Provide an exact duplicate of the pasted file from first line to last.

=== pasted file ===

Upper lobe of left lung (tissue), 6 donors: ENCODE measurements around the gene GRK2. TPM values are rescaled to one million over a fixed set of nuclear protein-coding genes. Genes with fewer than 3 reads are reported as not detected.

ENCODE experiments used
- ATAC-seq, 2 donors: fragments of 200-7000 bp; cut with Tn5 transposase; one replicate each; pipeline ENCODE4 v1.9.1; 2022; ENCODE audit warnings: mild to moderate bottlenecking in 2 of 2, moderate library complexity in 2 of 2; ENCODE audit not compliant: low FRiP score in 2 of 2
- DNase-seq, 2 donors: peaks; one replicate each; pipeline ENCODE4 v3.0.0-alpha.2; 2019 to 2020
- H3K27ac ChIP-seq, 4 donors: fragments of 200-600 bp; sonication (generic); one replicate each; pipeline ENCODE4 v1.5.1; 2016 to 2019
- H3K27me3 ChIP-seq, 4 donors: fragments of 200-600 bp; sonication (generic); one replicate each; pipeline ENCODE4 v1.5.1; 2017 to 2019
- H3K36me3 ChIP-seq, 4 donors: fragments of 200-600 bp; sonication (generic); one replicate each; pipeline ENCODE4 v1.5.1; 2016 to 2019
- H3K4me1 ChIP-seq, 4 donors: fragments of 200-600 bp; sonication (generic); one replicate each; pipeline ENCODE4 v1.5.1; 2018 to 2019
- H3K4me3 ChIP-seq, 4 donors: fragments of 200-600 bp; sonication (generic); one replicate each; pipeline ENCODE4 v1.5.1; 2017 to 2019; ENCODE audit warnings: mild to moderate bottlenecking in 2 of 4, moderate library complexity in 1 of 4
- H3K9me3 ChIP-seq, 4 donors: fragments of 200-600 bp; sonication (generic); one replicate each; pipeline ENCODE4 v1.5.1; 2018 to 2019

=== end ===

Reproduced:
Upper lobe of left lung (tissue), 6 donors: ENCODE measurements around the gene GRK2. TPM values are rescaled to one million over a fixed set of nuclear protein-coding genes. Genes with fewer than 3 reads are reported as not detected.

ENCODE experiments used
- ATAC-seq, 2 donors: fragments of 200-7000 bp; cut with Tn5 transposase; one replicate each; pipeline ENCODE4 v1.9.1; 2022; ENCODE audit warnings: mild to moderate bottlenecking in 2 of 2, moderate library complexity in 2 of 2; ENCODE audit not compliant: low FRiP score in 2 of 2
- DNase-seq, 2 donors: peaks; one replicate each; pipeline ENCODE4 v3.0.0-alpha.2; 2019 to 2020
- H3K27ac ChIP-seq, 4 donors: fragments of 200-600 bp; sonication (generic); one replicate each; pipeline ENCODE4 v1.5.1; 2016 to 2019
- H3K27me3 ChIP-seq, 4 donors: fragments of 200-600 bp; sonication (generic); one replicate each; pipeline ENCODE4 v1.5.1; 2017 to 2019
- H3K36me3 ChIP-seq, 4 donors: fragments of 200-600 bp; sonication (generic); one replicate each; pipeline ENCODE4 v1.5.1; 2016 to 2019
- H3K4me1 ChIP-seq, 4 donors: fragments of 200-600 bp; sonication (generic); one replicate each; pipeline ENCODE4 v1.5.1; 2018 to 2019
- H3K4me3 ChIP-seq, 4 donors: fragments of 200-600 bp; sonication (generic); one replicate each; pipeline ENCODE4 v1.5.1; 2017 to 2019; ENCODE audit warnings: mild to moderate bottlenecking in 2 of 4, moderate library complexity in 1 of 4
- H3K9me3 ChIP-seq, 4 donors: fragments of 200-600 bp; sonication (generic); one replicate each; pipeline ENCODE4 v1.5.1; 2018 to 2019